Why You Need a Diversity and Inclusion Expert to be Involved in the Layoff Decision-Making Process Workforce reduction decision-makers aren't leaning on their DEIB teams enough. Here's why that's a mistake.
Opinions expressed by Entrepreneur contributors are their own.
As layoffs sweep the tech industry, companies risk the reversal of years of diversity, equity, inclusion and belonging (DEIB) progress almost overnight. Leaders have a responsibility — to their employees, their businesses, the industry, and society at large — to conduct layoffs equitably. I know this firsthand because last month, my company made the difficult decision to eliminate 10% of our roles, and as the company's DEIB lead, equity was my top concern. With a seat at the table, I was able to help coach decision-makers through the process and offer an equity-focused mindset as the conversations unfolded.
With more than 77,000 tech employees laid off in 2023 already, this moment is a vital one for the companies that have invested in DEIB. Simply put, layoffs should not counteract DEIB progress — two steps forward and one step back is still moving backward on a critically important journey. But if DEIB isn't a part of these conversations, companies risk just that. It's more than losing DEIB practitioners and teams; the entire tech industry has a newly diversified workforce and fresh opportunities, such as better diverse leadership, at stake.
Even so, the harsh reality is that most times, DEIB leaders don't have a seat at the table during these tough conversations. That's a major blunder, and it's one we're already seeing the consequences of as Employee Resource Groups (ERGs) are dissolved and entire DEIB teams are let go — by some estimations, DEI roles had a nearly 40% attrition rate at companies that laid off employees, compared with a 24% churn rate for other types of roles.
The insights and tools that DEIB leaders provide are shock absorbers for the broader impact of a layoff. Many companies experience increased attrition in the wake of layoffs, for example, and DEIB leaders can help with preserving morale and retaining diverse talent long-term. Companies are remiss to underutilize this expertise. DEIB leaders are trusted collaborators at all stages of the process of carrying out equitable layoffs. From eliminating unconscious discrimination in the reorganization itself to facilitating new DEIB commitments, DEIB leaders can help.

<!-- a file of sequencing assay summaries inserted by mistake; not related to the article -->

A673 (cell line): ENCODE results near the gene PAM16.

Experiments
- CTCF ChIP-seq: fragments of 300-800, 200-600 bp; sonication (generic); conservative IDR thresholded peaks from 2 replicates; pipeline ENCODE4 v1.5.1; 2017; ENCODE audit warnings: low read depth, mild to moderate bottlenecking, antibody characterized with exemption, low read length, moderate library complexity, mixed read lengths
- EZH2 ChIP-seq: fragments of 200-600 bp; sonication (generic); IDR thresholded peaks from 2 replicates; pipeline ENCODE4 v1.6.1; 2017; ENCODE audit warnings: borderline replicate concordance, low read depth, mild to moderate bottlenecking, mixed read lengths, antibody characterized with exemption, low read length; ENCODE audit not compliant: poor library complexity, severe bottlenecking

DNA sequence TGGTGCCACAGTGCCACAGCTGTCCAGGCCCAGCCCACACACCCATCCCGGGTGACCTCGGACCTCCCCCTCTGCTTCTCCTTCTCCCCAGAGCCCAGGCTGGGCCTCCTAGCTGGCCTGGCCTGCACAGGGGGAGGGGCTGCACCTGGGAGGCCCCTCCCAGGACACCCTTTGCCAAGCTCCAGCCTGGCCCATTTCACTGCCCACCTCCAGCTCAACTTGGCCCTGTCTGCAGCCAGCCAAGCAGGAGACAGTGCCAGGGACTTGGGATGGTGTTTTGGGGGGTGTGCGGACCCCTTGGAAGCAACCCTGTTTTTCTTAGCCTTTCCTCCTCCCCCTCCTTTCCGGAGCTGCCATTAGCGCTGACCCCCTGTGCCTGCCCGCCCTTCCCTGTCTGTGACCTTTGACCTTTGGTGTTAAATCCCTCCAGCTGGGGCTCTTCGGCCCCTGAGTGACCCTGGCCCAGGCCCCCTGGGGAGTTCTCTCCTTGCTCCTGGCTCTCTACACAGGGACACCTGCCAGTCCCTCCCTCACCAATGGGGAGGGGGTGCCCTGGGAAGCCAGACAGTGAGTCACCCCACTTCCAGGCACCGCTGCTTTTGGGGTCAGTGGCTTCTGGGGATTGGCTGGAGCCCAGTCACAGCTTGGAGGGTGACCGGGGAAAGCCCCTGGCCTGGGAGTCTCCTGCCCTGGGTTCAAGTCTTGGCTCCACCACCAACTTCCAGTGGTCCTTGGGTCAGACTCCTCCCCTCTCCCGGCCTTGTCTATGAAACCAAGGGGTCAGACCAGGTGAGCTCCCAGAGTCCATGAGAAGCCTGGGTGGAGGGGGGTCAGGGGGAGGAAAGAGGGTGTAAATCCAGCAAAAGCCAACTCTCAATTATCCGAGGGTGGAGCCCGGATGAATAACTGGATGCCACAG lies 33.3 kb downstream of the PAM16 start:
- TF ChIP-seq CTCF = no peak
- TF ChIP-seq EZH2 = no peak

Related: The 7 Worst Mistakes Companies Make When Laying Off Employees
Eliminating bias and discrimination in reorganization
DEIB leaders' bread and butter is shining a light on the truths that are often overlooked in business decisions: We have a unique purview that enables us to offer meaningful perspective to leaders developing a role elimination process sans bias and to develop a framework that works for the business at that time. The earlier the DEIB leader is brought into the decision-making process, the better.
For example, at my company, we mapped the current roles against business priorities to determine which to eliminate. Stripping these decisions of unconscious bias by removing names, tenure or other details about individual employees was central to this approach. Like many of my peers, I warn leaders about the risks of inadvertently eliminating roles in a way that creates a homogenous organization; if people aren't asking the right questions, looking at the right data or conducting adverse impact analyses, layoffs in the industry may eliminate large swaths of underrepresented workers: women, people reentering the workforce, veterans and BIPOC employees, to name a few groups.
Improving transparency and support
DEIB leaders can help leaders communicate the news to employees empathetically, appropriately and transparently. Poorly written or delivered communications from executive leadership leave remaining employees sour and make departing employees feel unappreciated among the many other emotions that come with layoffs. Layoffs are unfortunate and heartbreaking; there's no other way to slice it. But internal communication is key, and handling the news delicately — for example, prioritizing one-on-one, face-to-face conversations and preserving team communication channels — can keep backlash and blows to culture to a minimum.
Related: 8 Effective Tips for Conducting Layoffs
Facilitating support for departing employees
DEIB leaders are also experts in what types of benefits and support are important to the employees being let go (based on their roles, the market and the resources available) and can serve as a resource in operationalizing these initiatives. From determining appropriate severance timelines to offering outplacement services to allowing former employees to keep their company laptops, there are many considerations that other leaders may overlook.
Preserving culture and progress — and re-committing to DEIB
Companies are in a tough spot when emotions following layoffs are still raw. How they manage this time can make or break company growth in the long run. Employees will look to leaders for transparency and accountability related to corporate diversity and so will job-seekers. The experiences that remaining and laid-off employees have after a workforce reduction speak volumes about the DEIB commitment level of the organization and help solidify its place in the talent market. DEIB leaders can help executive leadership make their commitments to diversity clear and facilitate re-commitments in the wake of layoffs.
There's no "one-size-fits-all" way to do layoffs, but when companies have to, those that are facilitated transparently, equitably and as thoughtfully as possible are more likely to be set up for near- and long-term success. Companies need to preserve the efforts they've invested in, and DEIB practitioners are an asset for operationalizing and sustaining that in these difficult times.